Now we will create a policy that prevents users from creating Pods that contain privileged containers, e.g:

Create a new `disallow-privileged-containers.yaml` file with the following content: 

And apply it: 

user@localhost:~$ kubectl apply -f disallow-privileged-containers.yaml
clusterpolicy.kyverno.io/disallow-privileged-containers created

(source: https://kyverno.io/policies/pod-security/baseline/disallow-privileged-containers/disallow-privileged-containers/)

Finally verify that the policies are ready:

user@localhost:~$ kubectl get clusterpolicy
NAME                             BACKGROUND   ACTION    READY
disallow-host-namespaces         true         enforce   true
disallow-privileged-containers   true         enforce   true

Now we are ready! 

Examples of malicious usage (part 2)

Let’s revisit the previous example where the user gained access to our node by creating a privileged Pod.

Open your Notebook and try to create the same Pod as we created before:

jovyan@pwner-0:~$ kubectl apply -f pwn.yaml 
Error from server: error when creating "pwn.yaml": admission webhook "validate.kyverno.svc-fail" denied the request:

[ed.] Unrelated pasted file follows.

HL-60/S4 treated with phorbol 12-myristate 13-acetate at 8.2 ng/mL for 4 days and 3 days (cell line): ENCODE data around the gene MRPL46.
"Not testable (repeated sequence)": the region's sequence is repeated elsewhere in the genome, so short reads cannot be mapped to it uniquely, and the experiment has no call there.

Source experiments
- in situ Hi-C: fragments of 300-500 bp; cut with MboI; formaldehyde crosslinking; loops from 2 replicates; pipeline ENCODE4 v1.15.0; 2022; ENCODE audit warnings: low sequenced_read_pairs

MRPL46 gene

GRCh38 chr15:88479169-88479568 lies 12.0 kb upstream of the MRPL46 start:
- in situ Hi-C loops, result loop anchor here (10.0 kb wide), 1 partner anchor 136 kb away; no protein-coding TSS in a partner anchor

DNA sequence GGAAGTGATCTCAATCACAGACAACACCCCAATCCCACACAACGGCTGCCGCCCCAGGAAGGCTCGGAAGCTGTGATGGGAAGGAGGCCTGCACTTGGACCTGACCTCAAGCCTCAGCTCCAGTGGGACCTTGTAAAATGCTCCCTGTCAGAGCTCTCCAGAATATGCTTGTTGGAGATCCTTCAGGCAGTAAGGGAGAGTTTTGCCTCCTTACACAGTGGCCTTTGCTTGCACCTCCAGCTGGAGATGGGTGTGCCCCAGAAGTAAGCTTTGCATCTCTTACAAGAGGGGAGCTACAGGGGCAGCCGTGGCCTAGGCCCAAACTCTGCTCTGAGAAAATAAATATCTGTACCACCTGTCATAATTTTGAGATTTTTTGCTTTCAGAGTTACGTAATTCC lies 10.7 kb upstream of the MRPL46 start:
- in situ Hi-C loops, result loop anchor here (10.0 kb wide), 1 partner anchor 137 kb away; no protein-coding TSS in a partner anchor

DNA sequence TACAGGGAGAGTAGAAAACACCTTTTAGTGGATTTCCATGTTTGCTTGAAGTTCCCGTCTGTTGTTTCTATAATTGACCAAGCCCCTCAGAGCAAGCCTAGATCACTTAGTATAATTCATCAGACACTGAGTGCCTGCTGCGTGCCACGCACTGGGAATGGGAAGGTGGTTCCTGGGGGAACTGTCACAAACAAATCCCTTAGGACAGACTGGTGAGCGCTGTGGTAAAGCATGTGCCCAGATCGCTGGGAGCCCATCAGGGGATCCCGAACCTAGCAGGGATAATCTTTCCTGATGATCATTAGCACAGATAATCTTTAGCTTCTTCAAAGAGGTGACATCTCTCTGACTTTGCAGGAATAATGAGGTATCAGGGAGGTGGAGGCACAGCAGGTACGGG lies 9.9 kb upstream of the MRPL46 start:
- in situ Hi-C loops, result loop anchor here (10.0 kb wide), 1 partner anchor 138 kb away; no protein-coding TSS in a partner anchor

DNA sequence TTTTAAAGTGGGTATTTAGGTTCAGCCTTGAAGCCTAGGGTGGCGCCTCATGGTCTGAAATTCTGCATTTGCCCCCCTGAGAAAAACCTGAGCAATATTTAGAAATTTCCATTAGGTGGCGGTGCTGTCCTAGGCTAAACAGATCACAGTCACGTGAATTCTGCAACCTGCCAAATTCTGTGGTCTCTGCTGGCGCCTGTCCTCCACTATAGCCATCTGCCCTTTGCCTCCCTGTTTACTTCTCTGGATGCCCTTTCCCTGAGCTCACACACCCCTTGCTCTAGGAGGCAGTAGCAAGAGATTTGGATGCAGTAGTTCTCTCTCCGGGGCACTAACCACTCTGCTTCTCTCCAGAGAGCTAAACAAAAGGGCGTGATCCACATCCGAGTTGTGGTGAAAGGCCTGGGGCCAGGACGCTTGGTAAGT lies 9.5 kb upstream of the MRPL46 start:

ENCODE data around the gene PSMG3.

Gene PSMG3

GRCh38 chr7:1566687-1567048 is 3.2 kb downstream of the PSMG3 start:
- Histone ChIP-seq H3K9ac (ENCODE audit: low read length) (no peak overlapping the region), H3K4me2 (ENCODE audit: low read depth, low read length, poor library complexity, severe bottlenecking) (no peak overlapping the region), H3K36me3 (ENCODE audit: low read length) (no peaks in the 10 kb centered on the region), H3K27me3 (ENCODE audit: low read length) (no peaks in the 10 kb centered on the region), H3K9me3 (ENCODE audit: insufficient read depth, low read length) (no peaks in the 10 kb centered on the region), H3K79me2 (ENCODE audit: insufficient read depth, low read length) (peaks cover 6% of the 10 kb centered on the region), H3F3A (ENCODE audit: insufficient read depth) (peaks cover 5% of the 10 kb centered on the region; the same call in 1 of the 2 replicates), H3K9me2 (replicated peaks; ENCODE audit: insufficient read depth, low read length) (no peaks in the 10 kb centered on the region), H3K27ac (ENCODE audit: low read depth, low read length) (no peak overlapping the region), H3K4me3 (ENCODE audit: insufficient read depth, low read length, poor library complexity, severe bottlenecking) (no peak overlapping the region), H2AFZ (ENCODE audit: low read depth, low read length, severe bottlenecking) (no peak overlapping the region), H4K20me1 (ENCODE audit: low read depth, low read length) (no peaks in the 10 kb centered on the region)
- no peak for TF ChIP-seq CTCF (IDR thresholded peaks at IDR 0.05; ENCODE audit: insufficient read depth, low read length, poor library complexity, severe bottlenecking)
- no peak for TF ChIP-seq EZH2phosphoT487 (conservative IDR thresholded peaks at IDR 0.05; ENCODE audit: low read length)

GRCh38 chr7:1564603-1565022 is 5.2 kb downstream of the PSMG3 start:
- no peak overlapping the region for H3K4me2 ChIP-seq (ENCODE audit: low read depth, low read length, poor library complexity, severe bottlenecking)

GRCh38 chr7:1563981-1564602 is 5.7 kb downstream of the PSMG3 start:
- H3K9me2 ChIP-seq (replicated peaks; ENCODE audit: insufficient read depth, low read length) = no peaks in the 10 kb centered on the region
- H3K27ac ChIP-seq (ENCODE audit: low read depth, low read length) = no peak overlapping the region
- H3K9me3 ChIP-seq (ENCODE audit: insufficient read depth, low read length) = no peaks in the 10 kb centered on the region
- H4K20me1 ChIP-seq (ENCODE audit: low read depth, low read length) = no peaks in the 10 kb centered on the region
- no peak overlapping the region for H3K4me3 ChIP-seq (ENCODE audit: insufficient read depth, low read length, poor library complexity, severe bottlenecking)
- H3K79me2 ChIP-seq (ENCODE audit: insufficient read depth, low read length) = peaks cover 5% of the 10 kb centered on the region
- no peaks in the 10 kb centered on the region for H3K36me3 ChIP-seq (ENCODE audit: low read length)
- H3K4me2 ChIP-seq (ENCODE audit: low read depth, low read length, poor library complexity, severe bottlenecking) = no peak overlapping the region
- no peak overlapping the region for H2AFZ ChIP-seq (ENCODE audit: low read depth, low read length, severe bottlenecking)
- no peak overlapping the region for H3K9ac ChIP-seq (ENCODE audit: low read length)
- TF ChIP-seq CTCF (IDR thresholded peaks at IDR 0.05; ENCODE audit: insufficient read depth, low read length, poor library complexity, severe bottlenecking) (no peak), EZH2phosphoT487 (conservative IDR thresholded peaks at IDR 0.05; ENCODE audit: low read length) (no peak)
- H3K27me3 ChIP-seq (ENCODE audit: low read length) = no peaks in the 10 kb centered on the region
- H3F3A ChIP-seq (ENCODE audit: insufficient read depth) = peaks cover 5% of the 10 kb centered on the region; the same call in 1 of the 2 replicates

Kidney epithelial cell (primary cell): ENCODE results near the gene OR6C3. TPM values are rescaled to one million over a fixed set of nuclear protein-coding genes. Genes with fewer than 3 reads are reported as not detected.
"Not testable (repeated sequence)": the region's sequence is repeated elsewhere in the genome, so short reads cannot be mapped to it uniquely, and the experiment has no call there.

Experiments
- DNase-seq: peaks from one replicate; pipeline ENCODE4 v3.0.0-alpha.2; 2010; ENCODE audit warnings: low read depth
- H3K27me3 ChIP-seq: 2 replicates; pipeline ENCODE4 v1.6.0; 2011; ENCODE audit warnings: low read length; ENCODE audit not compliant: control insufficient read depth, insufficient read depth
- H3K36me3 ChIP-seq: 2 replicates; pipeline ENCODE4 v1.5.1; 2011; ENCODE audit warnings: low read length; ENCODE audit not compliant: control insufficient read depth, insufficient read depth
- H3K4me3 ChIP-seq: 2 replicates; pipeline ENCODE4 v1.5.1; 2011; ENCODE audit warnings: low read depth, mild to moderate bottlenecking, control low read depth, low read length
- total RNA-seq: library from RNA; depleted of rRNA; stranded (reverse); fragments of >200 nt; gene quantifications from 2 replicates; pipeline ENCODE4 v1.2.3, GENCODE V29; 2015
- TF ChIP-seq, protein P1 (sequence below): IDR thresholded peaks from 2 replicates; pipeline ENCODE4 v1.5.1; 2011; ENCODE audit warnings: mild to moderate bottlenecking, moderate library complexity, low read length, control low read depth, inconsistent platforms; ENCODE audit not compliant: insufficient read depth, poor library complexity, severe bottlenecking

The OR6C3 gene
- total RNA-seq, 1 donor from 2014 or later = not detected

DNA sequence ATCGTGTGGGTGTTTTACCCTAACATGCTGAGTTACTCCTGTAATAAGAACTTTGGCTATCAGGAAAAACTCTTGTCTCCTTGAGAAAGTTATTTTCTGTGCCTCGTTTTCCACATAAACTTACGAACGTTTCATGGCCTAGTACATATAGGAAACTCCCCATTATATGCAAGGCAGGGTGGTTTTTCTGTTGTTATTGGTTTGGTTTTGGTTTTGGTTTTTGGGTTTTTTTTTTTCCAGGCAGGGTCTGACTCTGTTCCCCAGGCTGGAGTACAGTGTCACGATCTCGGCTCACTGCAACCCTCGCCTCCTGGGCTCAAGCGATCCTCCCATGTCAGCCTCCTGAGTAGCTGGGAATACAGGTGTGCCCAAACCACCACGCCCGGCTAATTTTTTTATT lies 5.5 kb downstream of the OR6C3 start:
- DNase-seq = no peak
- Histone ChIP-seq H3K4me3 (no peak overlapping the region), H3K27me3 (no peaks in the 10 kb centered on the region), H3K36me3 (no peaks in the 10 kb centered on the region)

resource Pod/kubeflow-user/pwn was blocked due to the following policies

disallow-host-namespaces:
  host-namespaces: 'validation error: Sharing the host namespaces is disallowed. The
    fields spec.hostNetwork, spec.hostIPC, and spec.hostPID must be unset or set to
    `false`.          . Rule host-namespaces failed at path /spec/hostNetwork/'
disallow-privileged-containers:
  privileged-containers: 'validation error: Privileged mode is disallowed. The fields
    spec.containers[*].securityContext.privileged and spec.initContainers[*].securityContext.privileged
    must be unset or set to `false`.          . Rule privileged-containers failed
    at path /spec/containers/0/securityContext/privileged/'

Something different happened this time! The privileged Pod was not allowed and `kubectl` returned a validation error explaining what was wrong with the manifest.

Conclusions

Kubeflow is a very versatile platform, but from a security perspective, improvements are needed. In this post, we saw an example of how we utilize Kyverno at Arrikto Enterprise Kubeflow to improve the security of our cluster in a multi-user environment.

Stay tuned for part 2, where we explore some caveats of Kyverno and the configuration we needed to make the integration as seamless as possible.